Falling for Autumn

I’m sitting at Starbucks soaking up vitamin D on an outstandingly beautiful autumn day.  It’s 77 degrees, the sky is blue and the trees are all sorts of colors now.  Last year, I posted about how the bare trees reminded me of people on chemo….their strength in harsh conditions, etc.  This year I find myself relating the trees yearly cycle to our lives.  Feeling philosophical today, too?  Then, read on…

Before we are born, we grow quietly in a very controlled environment, conserving most of our energy for what is to come.  A tree stands in the winter, waiting, feeling the potential for new life within itself.  But the season isn’t right.  Then the days become warmer, the sap begins to rise.  A baby is born.  A bud emerges.  We coo over the new baby.  It is sheer perfection…nature at its best.  We ooohhh and awe over the newly sprung blossoms.  Every year they seem more lovely than the last.  We watch a baby quickly go from all fours to being a biped.   We note how each day is different…little people grow into big people so quickly!  A tree loses its precious blossoms all too quickly.  And then its leaves emerge.  For a few weeks, every day the tree looks different.  It is morphing into an all-green adult.  But, first we notice that new shade of green.  It is vibrant.  So pleasing to us.  A young adult, these spring-green trees.  Green, just like our young adults.  Not yet “seasoned”.  Learning how to cope in the hot days, the cold nights.  Learning how to handle birds on its branches, squirrels climbing all over it.  Learning to hunker down in the spring thunderstorms.  And those adolescent thunderstorms can be mighty!  Then, a funny thing happens.  Suddenly, it is difficult to distinguish one oak tree from another.  It no longer looks different every day.  Its leaves are large and sturdy.  It is a darker green.  A green that has more experience.  It is an adult now.  And so many adults are just trying hard to have the same things.  A job.  A house.  People to share life with.  We care for our children, our partners, our bosses, our houses, our yards.  Sometimes we forget to be daring…we are strong and steady.  Strong and steady.  Our children can count on us, our parents can rely on us.  But where do we go in all of this?  We are lost in the forest.  And that’s okay.  It’s just the season for that.  And the seasons change.  Before we know it, the leaves are different colors.  Each day, once again, is a bit different than the last.  People change their colors, too.  Some are yellow.  Afraid to age.  Afraid of teenagers.  Afraid of the dark.  Afraid of technology.  Afraid to try new things and still afraid of being left behind.  Some are red.  Angry that they are stiff in the mornings.  Angry that they can’t hear as well.  Angry that they are being phased out of work.  Some are orange.  Boldy, they greet each day.  Stiff joints mean they’ll try yoga.  Rising food prices mean they’ll plant a bigger garden.  The less time they are needed at work means the more time they can spend volunteering in their communities.  These different types of people are all around us, making the world a rather beautiful place.  Although we do all have our favorite colors.  Then, with a shift of the winds, things change again.  Leaves fall to the ground and trees stand stoically again, naked against the harsh winter but still very much alive.  People lose something, too.  Some lose their inhibitions and become those older people with no filters.  Sometimes these older folks are hilarious and other times quite difficult.  Some lose their spouses and their close friends.  This changes them.  Some lose their own good health.  They have to relearn how to do everyday tasks, or they need to adjust their diets.  But, everyone loses something.  And then it’s spring again…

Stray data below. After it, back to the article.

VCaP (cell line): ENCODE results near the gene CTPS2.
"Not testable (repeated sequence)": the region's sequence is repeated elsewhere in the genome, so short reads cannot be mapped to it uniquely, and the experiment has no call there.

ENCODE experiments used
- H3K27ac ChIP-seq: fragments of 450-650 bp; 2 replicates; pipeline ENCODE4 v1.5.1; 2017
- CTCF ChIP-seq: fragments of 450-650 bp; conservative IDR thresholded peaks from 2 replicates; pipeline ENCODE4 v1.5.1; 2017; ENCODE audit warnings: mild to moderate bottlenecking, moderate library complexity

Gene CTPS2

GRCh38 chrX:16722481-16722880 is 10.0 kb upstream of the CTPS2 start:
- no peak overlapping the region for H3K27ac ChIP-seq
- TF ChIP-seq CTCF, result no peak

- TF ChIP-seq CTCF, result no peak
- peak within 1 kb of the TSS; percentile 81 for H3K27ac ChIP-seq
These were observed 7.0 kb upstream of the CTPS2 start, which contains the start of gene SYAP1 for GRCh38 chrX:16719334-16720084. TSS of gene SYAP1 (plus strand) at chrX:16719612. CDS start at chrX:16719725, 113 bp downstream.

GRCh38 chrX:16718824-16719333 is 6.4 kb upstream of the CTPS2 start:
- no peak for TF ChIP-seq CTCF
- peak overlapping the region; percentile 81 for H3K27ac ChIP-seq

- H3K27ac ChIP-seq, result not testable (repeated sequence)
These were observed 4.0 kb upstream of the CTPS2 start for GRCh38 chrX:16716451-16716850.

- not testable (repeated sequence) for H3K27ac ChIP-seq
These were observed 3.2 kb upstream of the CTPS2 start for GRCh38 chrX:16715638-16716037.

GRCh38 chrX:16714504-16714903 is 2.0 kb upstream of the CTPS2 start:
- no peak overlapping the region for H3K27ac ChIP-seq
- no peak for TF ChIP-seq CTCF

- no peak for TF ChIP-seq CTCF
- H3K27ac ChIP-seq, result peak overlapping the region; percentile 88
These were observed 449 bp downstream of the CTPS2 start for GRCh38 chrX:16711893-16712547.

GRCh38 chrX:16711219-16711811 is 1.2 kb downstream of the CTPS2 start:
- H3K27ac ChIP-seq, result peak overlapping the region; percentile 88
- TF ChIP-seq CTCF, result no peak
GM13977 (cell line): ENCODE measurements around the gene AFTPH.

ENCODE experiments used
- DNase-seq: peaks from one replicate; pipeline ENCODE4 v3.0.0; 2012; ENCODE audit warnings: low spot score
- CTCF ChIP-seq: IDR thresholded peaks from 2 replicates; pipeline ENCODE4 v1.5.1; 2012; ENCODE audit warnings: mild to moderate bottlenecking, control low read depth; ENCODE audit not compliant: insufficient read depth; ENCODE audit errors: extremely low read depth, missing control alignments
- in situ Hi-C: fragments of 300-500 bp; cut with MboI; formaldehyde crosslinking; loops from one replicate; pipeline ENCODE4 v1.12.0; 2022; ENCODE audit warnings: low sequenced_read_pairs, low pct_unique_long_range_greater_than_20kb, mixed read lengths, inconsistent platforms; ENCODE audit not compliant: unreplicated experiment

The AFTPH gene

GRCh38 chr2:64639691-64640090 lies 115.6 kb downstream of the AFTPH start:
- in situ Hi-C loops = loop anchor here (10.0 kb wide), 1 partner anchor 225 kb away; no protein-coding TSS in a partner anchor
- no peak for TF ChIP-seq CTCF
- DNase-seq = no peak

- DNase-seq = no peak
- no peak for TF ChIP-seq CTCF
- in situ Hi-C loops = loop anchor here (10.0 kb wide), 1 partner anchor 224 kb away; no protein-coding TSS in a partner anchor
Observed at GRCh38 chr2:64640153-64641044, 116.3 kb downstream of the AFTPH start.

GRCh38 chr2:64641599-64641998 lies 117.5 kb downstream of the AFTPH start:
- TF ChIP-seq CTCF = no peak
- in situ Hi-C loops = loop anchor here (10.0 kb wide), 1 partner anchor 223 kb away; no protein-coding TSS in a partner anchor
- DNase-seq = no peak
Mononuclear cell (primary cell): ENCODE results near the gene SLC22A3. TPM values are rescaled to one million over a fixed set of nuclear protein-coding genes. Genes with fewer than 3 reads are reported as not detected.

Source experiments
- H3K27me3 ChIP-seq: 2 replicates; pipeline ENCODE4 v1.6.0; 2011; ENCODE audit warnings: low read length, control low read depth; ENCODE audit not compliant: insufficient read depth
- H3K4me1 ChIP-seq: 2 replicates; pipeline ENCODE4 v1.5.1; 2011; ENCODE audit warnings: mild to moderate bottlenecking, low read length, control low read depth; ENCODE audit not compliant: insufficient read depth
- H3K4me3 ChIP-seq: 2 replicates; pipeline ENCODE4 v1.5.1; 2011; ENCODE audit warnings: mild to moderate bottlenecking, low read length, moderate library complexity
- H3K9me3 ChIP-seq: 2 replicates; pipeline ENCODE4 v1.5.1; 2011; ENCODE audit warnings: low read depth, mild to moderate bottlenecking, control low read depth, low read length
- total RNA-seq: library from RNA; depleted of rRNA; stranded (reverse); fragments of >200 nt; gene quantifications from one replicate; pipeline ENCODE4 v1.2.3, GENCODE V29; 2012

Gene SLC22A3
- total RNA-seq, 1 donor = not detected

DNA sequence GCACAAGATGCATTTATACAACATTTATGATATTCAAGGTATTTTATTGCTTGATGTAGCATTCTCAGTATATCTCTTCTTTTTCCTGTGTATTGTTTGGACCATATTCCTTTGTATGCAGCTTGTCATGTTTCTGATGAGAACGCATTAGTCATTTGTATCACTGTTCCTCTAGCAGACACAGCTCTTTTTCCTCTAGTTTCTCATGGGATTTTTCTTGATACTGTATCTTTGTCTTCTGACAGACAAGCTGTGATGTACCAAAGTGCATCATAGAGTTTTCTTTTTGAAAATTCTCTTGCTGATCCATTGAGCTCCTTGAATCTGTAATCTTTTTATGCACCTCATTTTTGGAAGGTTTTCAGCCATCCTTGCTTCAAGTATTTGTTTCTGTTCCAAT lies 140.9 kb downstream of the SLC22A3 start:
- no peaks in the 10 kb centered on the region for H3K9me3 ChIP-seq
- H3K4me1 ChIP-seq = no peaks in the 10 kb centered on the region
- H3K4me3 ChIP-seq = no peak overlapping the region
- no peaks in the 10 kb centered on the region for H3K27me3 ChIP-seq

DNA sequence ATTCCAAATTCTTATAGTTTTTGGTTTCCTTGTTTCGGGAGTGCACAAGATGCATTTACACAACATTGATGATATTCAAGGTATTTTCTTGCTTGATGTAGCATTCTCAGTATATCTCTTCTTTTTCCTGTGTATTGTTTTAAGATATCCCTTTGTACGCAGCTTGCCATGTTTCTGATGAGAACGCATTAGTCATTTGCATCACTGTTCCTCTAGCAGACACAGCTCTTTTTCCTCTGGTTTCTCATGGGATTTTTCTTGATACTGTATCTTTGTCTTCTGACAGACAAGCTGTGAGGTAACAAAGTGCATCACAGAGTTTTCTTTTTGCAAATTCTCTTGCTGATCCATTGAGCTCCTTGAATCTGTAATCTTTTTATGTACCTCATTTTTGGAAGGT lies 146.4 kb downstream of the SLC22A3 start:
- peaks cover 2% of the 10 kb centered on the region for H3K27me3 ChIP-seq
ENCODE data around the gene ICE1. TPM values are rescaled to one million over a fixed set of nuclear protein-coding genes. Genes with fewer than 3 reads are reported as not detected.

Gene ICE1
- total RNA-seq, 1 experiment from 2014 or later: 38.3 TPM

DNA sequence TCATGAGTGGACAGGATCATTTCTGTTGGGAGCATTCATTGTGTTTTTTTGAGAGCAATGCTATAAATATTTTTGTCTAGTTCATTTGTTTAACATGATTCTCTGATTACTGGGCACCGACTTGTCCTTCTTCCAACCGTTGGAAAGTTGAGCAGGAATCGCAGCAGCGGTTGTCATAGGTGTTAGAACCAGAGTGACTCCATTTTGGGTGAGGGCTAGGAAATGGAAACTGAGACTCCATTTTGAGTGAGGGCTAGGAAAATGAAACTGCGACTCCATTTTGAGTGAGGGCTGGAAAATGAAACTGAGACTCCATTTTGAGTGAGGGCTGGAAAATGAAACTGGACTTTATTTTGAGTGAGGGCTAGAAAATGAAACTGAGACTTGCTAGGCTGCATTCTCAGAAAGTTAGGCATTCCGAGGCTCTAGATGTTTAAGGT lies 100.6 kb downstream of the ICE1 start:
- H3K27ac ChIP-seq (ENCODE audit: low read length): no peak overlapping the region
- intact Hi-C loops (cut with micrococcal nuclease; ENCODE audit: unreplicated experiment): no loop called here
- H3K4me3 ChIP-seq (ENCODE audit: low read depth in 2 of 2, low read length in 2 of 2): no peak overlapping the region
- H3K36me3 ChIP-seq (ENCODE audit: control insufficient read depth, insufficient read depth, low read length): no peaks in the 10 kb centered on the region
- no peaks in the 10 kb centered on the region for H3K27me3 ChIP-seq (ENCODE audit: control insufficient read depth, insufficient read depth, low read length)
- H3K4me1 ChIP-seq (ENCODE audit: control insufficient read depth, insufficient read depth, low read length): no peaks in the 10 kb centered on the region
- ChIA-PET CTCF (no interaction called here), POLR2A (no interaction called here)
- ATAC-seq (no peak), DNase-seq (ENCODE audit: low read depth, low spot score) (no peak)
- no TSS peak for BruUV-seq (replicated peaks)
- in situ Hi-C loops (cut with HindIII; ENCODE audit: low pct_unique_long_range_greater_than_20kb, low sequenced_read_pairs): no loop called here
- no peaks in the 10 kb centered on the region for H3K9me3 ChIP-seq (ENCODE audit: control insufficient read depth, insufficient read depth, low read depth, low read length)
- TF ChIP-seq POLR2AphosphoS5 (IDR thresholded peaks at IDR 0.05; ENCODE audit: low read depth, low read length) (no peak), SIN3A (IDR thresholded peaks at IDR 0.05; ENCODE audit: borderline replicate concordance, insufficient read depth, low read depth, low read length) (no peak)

That’s my ponderance for the day.  By the way, ponderance is not yet a word.  But, it should be.  Autocorrect is very frustrated with me right now though.  heehee.  I love this time of year.   I love the apples, the pumpkins, the crunchy leaves.  I love the anticipation of the holidays.  I love warm days and cool nights.  It’s really just all good.  If you have time, check out this blog…Smittenkitchen.com. and this one, too Andreabeamann.com.  This is the time of year that we head back indoors.  And, of course, to the warmth of our kitchens.  These ladies have fun recipes.  But, really, the pumpkin waffles on Smitten Kitchen are just about the most delicious things you’ll eat this season!

Just to make sure you start off your week with a smile~

Saying goodbye to summer...


About nancy5vic

40-something year old cancer goddess (hah...make that 50-something now!!) raising four children and one husband. Diagnosed with metastatic breast cancer in 2008. Love to travel, cook, bake and spend time with my kids and friends. My perfect day always starts with breakfast out...especially fantastic if I'm with John.
This entry was posted in family life update, fun food, healthy outlook, metastatic, nancy ferrato, survivor. Bookmark the permalink.

5 Responses to Falling for Autumn

  1. yelodoggie says:

    Nature’s first green is gold
    its hardest hue to hold
    its early leaf’s a flower
    but only so an hour
    then leaf subsides to leaf
    so Eden sank to grief
    so dawn goes down to day
    nothing gold can stay.
    – Robert Frost

  2. nancy5vic says:

    hmm…seems Robert said it in fewer words! Thanks for sharing this Cayr.

  3. Annmarie Keogh says:

    Love it my little orange leaved friend!



  4. karen vicarel says:

    I think that I shall never see a poem as lovely as a tree 🙂
    (Unless it’s time shared over Starbucks coffee 🙂

    Enjoyed your musings sis!

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